With the UK’s Online Safety Bill due to come under scrutiny from legislators next month, child protection charity the NSPCC says that online grooming crimes in the UK have rocketed over the last three years.
Using freedom of information responses from 42 police forces in England and Wales, the NSPCC found that there were 5,441 cases of sexual communication with a child recorded between April 2020 and March 2021. The number was up 70 per cent from 2017-18, asnd represents a record high.
Almost half the offences were carried out using Facebook-owned apps, including Instagram, WhatsApp and Messenger, with Instagram flagged by police in a third of cases. Snapchat was used in over a quarter of offences.
And, says the NSPCC, in the second half of last year, two technology failures meant it removed less than half the child abuse content it had done previously.
Facebook defends its child protection efforts.
“This is abhorrent behaviour and we work quickly to find it, remove it and report it to the relevant authorities. We also block adults from messaging under 18s they’re not connected with and have introduced technology that makes it harder for potentially suspicious accounts to find young people,” says a spokesperson.
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“With tens of millions of people in the UK using our apps every day, we are determined to continue developing new ways to prevent, detect and respond to abuse.”
The NSPCC is now calling on Facebook to halt end-to-end encryption until it “can prove child protection tools won’t be compromised”. It also wants the draft Online Safety Bill to “go further”.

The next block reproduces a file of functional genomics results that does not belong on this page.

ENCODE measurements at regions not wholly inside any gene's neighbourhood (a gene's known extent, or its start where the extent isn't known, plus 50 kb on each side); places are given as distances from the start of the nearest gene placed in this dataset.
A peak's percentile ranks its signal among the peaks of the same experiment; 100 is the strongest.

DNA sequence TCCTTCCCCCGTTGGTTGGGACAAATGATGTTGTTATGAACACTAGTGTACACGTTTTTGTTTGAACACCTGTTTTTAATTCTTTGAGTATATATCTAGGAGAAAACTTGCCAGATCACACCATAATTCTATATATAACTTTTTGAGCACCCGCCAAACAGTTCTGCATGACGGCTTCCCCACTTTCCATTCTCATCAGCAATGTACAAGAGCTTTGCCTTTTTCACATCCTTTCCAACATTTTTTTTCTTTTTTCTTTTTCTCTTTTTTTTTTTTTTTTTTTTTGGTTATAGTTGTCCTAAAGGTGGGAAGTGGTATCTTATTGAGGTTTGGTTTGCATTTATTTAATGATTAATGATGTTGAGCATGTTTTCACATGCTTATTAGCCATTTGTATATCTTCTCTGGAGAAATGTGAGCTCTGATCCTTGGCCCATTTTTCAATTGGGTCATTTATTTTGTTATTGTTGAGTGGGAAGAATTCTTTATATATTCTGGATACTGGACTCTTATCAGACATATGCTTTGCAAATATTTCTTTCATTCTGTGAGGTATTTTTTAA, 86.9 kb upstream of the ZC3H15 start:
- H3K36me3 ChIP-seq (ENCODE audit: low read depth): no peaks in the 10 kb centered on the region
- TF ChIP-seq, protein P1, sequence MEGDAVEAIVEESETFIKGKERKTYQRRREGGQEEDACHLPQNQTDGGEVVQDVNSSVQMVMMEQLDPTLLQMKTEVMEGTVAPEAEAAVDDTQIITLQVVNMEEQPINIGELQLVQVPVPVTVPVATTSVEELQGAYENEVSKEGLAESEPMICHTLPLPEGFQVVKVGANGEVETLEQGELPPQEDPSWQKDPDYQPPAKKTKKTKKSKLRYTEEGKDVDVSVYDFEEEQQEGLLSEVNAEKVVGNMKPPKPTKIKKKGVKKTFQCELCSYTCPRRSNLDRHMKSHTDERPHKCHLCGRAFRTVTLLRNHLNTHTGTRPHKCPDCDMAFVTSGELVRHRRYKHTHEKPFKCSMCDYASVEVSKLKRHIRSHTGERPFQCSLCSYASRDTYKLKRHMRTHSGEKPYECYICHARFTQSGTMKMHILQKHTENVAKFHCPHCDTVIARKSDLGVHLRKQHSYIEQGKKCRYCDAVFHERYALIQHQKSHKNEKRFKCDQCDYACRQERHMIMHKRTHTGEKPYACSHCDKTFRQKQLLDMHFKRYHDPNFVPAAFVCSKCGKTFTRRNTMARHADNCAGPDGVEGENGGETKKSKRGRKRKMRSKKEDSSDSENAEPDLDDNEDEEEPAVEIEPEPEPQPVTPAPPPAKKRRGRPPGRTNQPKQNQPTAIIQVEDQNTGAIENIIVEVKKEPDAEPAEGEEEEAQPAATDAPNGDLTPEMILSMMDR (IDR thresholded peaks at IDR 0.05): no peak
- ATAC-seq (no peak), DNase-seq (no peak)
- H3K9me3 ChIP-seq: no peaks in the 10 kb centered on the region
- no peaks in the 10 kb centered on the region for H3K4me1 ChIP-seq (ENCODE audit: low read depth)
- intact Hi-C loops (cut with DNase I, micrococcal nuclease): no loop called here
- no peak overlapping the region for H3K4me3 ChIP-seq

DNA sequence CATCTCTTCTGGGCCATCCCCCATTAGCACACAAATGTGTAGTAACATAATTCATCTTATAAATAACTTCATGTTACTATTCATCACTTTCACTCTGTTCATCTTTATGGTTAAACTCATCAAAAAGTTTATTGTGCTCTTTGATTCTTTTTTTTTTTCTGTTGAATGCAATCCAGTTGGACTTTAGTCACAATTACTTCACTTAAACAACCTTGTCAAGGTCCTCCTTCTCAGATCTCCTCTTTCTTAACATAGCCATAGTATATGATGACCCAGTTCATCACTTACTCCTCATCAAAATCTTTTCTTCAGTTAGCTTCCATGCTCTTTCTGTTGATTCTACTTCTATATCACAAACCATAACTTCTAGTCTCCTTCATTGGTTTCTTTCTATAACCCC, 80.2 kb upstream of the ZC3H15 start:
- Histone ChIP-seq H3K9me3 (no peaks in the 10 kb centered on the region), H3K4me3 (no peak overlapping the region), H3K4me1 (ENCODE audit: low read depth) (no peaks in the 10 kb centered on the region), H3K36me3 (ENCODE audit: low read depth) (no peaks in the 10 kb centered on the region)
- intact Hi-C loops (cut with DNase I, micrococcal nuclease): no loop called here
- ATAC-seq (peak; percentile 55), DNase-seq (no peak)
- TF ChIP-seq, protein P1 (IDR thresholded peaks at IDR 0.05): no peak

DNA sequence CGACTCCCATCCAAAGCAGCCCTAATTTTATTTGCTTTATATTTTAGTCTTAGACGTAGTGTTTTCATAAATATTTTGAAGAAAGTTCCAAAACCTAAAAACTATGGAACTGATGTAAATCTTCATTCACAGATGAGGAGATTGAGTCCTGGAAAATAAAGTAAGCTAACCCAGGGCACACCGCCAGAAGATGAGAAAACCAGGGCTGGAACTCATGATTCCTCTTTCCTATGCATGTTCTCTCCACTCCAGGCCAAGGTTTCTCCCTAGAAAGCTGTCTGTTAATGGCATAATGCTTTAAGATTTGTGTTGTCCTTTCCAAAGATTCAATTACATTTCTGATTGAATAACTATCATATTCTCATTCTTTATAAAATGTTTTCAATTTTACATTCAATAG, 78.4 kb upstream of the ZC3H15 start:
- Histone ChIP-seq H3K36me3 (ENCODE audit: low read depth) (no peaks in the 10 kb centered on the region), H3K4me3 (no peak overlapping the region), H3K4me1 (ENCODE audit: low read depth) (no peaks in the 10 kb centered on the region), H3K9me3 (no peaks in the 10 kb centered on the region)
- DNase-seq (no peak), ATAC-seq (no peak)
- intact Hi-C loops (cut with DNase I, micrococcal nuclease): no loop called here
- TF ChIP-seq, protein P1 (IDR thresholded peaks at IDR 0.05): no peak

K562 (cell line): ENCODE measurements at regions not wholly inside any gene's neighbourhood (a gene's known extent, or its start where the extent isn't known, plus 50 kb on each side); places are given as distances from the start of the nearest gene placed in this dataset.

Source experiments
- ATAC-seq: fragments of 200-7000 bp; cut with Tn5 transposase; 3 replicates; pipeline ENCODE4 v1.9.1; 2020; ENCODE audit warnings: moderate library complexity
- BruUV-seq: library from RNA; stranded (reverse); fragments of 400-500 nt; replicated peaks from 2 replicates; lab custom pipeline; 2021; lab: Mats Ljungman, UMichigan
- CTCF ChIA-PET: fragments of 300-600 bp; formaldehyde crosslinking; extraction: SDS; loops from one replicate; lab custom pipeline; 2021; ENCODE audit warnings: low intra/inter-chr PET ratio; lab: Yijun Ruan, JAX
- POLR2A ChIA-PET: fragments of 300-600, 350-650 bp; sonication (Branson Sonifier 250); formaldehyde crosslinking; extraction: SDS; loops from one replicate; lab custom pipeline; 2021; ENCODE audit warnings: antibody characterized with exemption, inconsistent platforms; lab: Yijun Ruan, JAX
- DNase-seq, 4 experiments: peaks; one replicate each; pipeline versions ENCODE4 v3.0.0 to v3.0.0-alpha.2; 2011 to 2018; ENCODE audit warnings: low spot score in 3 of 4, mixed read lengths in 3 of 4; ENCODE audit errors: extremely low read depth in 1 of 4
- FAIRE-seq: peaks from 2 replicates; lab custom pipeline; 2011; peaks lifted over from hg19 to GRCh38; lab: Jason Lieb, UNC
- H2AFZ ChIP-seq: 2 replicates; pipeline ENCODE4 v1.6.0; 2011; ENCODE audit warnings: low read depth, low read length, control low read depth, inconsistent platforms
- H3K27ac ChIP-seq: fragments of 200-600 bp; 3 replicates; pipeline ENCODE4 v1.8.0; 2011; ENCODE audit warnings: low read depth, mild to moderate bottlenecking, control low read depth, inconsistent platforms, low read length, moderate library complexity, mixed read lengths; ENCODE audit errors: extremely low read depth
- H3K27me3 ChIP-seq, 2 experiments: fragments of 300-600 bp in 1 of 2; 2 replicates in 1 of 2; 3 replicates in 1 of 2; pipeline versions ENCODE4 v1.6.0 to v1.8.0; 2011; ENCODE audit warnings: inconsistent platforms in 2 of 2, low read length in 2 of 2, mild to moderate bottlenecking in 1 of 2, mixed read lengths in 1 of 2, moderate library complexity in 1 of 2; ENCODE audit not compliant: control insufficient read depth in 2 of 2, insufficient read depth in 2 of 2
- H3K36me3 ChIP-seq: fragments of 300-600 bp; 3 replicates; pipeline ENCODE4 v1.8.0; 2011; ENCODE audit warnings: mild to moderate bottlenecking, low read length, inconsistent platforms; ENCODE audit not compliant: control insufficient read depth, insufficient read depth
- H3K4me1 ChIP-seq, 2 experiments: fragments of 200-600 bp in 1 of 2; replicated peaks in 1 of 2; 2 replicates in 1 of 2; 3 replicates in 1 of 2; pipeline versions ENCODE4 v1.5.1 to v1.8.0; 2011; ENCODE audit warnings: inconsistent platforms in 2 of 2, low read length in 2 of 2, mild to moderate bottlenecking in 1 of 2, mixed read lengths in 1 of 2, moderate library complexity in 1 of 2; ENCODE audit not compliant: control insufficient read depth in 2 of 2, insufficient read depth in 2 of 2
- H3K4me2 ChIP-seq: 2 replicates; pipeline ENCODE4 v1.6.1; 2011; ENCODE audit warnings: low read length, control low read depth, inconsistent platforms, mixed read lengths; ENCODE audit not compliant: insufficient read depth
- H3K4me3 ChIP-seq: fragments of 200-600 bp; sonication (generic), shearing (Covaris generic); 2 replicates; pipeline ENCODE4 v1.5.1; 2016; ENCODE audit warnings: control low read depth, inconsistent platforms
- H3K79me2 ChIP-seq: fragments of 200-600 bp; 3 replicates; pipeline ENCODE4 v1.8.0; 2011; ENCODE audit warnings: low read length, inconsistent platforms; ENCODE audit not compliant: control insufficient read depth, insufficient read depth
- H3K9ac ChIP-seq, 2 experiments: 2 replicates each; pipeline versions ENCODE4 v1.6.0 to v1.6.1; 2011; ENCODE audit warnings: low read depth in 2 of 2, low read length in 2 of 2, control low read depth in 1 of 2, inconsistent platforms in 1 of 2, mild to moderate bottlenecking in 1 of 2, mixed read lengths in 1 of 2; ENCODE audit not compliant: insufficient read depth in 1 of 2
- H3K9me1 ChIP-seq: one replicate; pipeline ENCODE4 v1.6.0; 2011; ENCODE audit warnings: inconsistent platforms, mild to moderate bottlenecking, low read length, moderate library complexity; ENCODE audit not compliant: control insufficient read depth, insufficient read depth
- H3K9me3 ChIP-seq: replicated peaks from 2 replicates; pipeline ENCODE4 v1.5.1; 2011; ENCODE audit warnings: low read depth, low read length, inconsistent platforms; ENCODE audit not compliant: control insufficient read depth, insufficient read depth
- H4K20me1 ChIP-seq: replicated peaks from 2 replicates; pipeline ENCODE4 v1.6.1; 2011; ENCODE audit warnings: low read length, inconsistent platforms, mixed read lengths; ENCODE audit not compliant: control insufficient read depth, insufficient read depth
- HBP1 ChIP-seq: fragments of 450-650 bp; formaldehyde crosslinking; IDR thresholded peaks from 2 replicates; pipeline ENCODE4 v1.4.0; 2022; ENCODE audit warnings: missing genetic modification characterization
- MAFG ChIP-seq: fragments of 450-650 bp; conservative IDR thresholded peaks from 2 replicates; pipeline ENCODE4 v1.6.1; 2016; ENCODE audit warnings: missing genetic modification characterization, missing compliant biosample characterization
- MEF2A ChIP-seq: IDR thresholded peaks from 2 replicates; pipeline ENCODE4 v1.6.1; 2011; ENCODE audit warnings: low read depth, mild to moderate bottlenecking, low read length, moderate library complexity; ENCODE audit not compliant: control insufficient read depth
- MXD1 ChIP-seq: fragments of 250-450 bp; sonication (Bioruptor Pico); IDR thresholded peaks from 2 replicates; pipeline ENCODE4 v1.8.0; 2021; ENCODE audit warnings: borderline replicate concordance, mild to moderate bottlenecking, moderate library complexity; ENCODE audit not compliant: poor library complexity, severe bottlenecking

Says Andy Burrows, head of child safety online policy at the NSPCC, “To respond to the size and complexity of the threat, the government must put child protection front and centre of legislation and ensure the Online Safety Bill does everything necessary to prevent online abuse.”
What’s less than clear is how exactly these aims can be achieved.
In a March report, the now health secretary, Sajid Javid, stressed: “It will be insufficient for a platform to argue that introducing such a high-risk design feature will have other benefits in spaces like user privacy and preventing online financial crime.”
However, as the Internet Society has pointed out, “Weakening, bypassing or removing encryption puts everyone, including children, at greater risk: it exposes their communications to third parties, and it deprives children of secure lifelines to help and advice.
“There are no ‘safe back doors’ to encrypted communication, and those calling for them cannot stop them from being discovered and misused.”
While removing end-to-end encryption would make online crimes easier to detect, it could also make them easier to commit.